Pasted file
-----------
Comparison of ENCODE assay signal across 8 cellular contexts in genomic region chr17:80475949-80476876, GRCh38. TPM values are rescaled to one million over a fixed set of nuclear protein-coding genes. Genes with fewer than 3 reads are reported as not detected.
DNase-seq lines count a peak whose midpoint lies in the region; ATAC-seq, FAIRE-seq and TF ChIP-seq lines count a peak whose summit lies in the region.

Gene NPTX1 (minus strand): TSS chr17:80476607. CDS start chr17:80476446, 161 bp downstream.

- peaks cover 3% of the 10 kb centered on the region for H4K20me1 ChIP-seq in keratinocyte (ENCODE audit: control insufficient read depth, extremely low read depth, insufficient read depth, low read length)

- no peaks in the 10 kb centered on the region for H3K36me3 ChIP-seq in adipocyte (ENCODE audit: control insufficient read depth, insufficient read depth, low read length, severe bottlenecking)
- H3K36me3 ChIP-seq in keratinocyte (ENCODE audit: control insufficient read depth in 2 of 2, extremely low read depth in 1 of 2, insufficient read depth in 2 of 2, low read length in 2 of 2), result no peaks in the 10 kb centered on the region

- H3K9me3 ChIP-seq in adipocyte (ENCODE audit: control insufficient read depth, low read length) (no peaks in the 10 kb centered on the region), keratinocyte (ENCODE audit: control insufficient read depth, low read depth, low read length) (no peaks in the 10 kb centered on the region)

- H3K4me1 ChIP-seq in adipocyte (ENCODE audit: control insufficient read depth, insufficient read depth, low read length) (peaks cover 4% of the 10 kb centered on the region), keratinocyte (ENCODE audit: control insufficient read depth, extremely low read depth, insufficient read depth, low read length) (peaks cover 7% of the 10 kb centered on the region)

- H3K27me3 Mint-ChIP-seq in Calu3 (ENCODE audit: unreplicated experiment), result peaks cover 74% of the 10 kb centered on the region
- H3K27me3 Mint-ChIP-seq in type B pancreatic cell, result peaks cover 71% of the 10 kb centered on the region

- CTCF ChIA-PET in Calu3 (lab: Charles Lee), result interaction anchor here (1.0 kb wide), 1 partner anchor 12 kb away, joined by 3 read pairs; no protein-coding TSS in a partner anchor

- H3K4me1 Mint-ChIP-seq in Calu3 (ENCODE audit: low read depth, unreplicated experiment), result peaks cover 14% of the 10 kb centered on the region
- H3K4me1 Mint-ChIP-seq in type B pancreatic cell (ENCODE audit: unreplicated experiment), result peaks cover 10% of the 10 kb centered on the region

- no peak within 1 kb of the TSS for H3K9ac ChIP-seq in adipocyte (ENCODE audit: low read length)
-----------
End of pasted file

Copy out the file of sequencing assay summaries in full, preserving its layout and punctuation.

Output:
Comparison of ENCODE assay signal across 8 cellular contexts in genomic region chr17:80475949-80476876, GRCh38. TPM values are rescaled to one million over a fixed set of nuclear protein-coding genes. Genes with fewer than 3 reads are reported as not detected.
DNase-seq lines count a peak whose midpoint lies in the region; ATAC-seq, FAIRE-seq and TF ChIP-seq lines count a peak whose summit lies in the region.

Gene NPTX1 (minus strand): TSS chr17:80476607. CDS start chr17:80476446, 161 bp downstream.

- peaks cover 3% of the 10 kb centered on the region for H4K20me1 ChIP-seq in keratinocyte (ENCODE audit: control insufficient read depth, extremely low read depth, insufficient read depth, low read length)

- no peaks in the 10 kb centered on the region for H3K36me3 ChIP-seq in adipocyte (ENCODE audit: control insufficient read depth, insufficient read depth, low read length, severe bottlenecking)
- H3K36me3 ChIP-seq in keratinocyte (ENCODE audit: control insufficient read depth in 2 of 2, extremely low read depth in 1 of 2, insufficient read depth in 2 of 2, low read length in 2 of 2), result no peaks in the 10 kb centered on the region

- H3K9me3 ChIP-seq in adipocyte (ENCODE audit: control insufficient read depth, low read length) (no peaks in the 10 kb centered on the region), keratinocyte (ENCODE audit: control insufficient read depth, low read depth, low read length) (no peaks in the 10 kb centered on the region)

- H3K4me1 ChIP-seq in adipocyte (ENCODE audit: control insufficient read depth, insufficient read depth, low read length) (peaks cover 4% of the 10 kb centered on the region), keratinocyte (ENCODE audit: control insufficient read depth, extremely low read depth, insufficient read depth, low read length) (peaks cover 7% of the 10 kb centered on the region)

- H3K27me3 Mint-ChIP-seq in Calu3 (ENCODE audit: unreplicated experiment), result peaks cover 74% of the 10 kb centered on the region
- H3K27me3 Mint-ChIP-seq in type B pancreatic cell, result peaks cover 71% of the 10 kb centered on the region

- CTCF ChIA-PET in Calu3 (lab: Charles Lee), result interaction anchor here (1.0 kb wide), 1 partner anchor 12 kb away, joined by 3 read pairs; no protein-coding TSS in a partner anchor

- H3K4me1 Mint-ChIP-seq in Calu3 (ENCODE audit: low read depth, unreplicated experiment), result peaks cover 14% of the 10 kb centered on the region
- H3K4me1 Mint-ChIP-seq in type B pancreatic cell (ENCODE audit: unreplicated experiment), result peaks cover 10% of the 10 kb centered on the region

- no peak within 1 kb of the TSS for H3K9ac ChIP-seq in adipocyte (ENCODE audit: low read length)